WQRRS was calibrated and verified for Shasta Reservoir following a procedure similar to that used for Trinity. Calibration was achieved for a 1987 data set and verification was performed using a 1994 data set without changing any of the model parameters. Satisfactory verification was confirmed for the periods and locations of particular interest (in the region of withdrawal). Overall, the models provided reasonable simulations of the periods of thermal stratification in Trinity and Shasta Reservoirs. Typical calibration and verification results are shown in Figure 4.

Figure 4. Typical calibration and verification results for WQRRS on Trinity and Shasta Reservoirs (individual points are measured data; datum is mean sea level)

Calibration and Verification of RMA Models

To simulate temperatures in the main stem of the Sacramento River it was necessary to define the river's upstream boundary conditions, i.e., flows and temperatures at the discharge from Keswick Reservoir. These properties of the system are governed primarily by the meteorological conditions, thermal regime of Shasta Reservoir, operation of the Shasta power plant and low level outlets, temperature changes occurring in Keswick Reservoir, and transfers through Whiskeytown Reservoir and Spring Creek Power Plant.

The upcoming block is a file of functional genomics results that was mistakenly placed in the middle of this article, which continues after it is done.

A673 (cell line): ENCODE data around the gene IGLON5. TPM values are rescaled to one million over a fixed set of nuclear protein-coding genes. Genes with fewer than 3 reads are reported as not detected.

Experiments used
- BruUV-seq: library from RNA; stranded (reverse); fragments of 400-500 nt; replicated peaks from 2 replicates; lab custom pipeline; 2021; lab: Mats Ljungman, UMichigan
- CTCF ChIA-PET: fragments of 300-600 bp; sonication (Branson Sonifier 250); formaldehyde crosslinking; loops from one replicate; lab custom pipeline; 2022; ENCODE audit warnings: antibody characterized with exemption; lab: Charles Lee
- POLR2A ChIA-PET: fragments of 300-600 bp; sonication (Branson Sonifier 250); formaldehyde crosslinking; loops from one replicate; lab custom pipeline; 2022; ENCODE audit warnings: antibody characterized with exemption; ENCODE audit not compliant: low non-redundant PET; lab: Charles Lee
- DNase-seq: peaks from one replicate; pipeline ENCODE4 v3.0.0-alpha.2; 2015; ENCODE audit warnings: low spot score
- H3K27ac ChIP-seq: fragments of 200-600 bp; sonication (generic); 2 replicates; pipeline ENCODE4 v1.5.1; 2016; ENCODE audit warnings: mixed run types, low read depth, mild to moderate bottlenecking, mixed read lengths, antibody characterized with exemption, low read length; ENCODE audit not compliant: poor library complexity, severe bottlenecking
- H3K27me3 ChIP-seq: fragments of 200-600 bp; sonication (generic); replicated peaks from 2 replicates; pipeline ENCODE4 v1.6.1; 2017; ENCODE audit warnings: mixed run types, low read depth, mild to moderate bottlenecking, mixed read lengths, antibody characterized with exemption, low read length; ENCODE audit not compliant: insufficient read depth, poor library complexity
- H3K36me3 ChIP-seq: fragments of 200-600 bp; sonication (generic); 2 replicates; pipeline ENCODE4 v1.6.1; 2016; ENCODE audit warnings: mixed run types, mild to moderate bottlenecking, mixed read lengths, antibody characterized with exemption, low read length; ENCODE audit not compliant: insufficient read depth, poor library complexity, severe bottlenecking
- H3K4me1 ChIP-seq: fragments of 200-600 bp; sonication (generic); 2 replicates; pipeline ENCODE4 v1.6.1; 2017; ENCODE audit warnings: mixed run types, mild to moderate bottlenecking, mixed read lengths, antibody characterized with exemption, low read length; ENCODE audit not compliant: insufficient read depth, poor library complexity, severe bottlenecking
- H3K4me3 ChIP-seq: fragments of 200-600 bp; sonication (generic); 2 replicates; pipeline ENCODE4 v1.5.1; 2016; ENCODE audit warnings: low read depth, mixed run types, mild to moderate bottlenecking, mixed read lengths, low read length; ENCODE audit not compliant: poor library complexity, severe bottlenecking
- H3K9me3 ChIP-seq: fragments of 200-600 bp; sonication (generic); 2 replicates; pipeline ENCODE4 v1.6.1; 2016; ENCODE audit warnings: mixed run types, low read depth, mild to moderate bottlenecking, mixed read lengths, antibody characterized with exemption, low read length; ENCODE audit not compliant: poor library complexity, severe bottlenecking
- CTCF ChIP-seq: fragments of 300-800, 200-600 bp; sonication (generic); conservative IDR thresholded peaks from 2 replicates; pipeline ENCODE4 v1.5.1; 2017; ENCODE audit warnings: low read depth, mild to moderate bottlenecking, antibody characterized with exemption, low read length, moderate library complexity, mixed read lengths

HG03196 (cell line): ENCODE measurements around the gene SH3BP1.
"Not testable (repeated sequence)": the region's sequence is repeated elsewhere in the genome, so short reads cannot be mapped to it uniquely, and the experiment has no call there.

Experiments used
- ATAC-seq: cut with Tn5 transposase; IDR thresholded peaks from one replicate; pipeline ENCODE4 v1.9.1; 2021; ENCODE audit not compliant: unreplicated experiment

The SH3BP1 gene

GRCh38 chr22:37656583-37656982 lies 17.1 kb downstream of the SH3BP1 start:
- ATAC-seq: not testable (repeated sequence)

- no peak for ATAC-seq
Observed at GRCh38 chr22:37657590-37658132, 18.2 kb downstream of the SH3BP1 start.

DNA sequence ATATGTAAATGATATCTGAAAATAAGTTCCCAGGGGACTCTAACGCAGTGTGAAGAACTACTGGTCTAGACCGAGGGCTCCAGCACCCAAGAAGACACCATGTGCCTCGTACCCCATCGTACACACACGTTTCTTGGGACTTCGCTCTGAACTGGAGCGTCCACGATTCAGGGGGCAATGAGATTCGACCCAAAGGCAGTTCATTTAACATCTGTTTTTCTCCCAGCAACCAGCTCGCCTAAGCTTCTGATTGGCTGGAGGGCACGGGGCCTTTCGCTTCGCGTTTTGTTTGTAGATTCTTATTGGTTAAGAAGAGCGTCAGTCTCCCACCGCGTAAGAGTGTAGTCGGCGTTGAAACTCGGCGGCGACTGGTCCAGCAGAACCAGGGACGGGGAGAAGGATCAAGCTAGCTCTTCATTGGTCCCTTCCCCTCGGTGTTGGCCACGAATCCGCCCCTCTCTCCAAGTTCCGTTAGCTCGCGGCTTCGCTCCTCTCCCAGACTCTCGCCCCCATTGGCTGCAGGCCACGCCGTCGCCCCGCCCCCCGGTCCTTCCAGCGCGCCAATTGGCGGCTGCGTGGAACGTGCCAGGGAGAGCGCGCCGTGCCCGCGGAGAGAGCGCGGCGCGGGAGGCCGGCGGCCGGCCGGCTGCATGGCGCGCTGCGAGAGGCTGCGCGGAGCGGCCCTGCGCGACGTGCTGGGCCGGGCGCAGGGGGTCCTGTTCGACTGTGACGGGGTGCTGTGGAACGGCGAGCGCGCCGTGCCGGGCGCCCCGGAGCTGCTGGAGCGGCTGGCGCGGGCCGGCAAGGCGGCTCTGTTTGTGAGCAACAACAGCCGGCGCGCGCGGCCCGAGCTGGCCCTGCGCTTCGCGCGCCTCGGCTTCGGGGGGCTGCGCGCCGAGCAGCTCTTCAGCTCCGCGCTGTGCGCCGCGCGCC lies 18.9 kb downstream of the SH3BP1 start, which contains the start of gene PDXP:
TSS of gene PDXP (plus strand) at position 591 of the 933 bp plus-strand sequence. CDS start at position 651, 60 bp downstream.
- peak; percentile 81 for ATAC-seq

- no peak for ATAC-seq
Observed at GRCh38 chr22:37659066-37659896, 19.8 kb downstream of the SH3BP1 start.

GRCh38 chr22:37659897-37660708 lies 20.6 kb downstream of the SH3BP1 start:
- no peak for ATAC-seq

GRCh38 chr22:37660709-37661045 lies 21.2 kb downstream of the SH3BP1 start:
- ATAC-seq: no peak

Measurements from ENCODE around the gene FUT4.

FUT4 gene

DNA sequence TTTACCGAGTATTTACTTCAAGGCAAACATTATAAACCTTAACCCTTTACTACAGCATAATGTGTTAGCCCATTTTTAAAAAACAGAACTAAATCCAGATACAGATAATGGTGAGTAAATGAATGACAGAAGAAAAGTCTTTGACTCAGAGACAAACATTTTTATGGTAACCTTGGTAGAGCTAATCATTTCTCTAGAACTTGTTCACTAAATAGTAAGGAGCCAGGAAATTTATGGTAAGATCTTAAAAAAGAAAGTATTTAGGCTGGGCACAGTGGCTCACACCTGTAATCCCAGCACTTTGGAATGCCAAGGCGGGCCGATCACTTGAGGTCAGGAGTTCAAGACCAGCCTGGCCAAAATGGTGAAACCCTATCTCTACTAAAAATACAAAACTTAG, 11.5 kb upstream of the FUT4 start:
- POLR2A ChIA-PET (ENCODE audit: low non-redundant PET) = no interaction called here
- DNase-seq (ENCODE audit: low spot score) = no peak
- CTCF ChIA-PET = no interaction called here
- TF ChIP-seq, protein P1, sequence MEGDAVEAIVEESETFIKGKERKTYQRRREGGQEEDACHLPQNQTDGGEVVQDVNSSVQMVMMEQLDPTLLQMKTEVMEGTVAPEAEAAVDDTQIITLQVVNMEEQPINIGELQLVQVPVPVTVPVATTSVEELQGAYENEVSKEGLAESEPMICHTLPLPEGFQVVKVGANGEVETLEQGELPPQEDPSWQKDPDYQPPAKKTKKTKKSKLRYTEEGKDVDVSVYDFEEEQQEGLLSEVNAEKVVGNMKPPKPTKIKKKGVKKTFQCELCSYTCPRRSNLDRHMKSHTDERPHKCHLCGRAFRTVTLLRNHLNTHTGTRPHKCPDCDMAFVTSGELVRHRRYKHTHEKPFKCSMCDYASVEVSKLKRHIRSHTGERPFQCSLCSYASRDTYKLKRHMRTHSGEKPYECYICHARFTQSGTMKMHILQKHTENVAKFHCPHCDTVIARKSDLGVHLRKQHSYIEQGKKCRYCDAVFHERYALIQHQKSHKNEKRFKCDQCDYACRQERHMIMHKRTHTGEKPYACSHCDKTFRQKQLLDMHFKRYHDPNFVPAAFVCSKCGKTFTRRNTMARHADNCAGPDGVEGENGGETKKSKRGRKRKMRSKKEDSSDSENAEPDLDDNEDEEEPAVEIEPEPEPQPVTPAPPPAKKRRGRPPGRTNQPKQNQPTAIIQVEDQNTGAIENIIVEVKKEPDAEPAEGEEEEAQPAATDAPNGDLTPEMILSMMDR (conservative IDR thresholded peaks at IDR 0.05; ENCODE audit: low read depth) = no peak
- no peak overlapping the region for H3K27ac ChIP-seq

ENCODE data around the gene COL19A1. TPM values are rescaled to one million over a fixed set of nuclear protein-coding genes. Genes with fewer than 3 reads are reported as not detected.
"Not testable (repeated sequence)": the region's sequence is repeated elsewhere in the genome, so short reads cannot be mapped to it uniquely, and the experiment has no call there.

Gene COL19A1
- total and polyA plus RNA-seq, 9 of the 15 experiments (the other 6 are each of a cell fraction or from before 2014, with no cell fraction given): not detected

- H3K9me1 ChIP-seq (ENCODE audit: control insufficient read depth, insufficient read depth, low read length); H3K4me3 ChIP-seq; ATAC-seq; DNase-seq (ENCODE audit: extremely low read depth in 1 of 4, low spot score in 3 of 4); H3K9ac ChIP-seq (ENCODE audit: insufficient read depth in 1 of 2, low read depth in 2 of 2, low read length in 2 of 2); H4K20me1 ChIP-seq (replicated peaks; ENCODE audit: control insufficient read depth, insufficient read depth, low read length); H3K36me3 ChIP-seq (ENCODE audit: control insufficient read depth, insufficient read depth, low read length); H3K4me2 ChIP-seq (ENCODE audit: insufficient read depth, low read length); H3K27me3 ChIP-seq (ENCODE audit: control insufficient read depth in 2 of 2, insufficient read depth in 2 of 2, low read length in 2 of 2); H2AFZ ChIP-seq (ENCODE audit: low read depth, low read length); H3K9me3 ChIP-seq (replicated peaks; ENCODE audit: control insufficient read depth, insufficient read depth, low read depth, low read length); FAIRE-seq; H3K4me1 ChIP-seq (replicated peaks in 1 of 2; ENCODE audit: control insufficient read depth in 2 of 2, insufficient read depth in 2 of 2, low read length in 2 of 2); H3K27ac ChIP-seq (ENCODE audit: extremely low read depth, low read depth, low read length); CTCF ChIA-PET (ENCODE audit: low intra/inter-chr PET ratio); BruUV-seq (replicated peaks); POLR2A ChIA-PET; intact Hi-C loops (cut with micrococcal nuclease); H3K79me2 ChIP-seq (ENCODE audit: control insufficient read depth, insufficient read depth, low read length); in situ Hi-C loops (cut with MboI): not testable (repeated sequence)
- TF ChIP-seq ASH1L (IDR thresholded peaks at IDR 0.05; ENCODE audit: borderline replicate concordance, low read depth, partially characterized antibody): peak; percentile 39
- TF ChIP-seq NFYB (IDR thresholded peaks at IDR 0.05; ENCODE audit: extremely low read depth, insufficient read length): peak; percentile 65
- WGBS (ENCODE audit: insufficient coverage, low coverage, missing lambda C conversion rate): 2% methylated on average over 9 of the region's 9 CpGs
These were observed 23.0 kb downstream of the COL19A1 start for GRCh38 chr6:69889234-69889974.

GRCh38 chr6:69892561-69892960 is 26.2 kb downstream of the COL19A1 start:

Keswick Reservoir

In this project Keswick Reservoir was treated as a vertically mixed stream, and as such was simulated with RMA-2 and RMA-4Q. In a previous study the reservoir was simulated as a two-dimensional stratified system, but because vertical stratification was weak it was determined that the most appropriate treatment of Keswick Reservoir was as a deep slow river the same approach adopted for the main stems of the Sacramento and Feather Rivers. The resulting Keswick Reservoir model was comprised of 32 one-dimensional elements and 65 nodes along its principal axis.

The model was calibrated and verified for flow and temperature data for August 1993 and August 1994. Results indicated average absolute temperature differences between model and measured field data of about 0.10C (0.18F) for calibration and 0.16C (0.29F) for verification.

Sacramento River

The Sacramento River was represented in model form as a system of 718 elements and 1437 nodes. Elements were uniformly 500 m (1640 ft) in length and of trapezoidal cross section with variable widths and side slopes. Upstream boundary conditions were defined by Keswick Reservoir outflow conditions (flows and temperatures), either directly observed or simulated by the Keswick Reservoir model. Downstream boundary conditions were prescribed explicitly by a stage-discharge relationship at Verona near the river's confluence with the Feather River.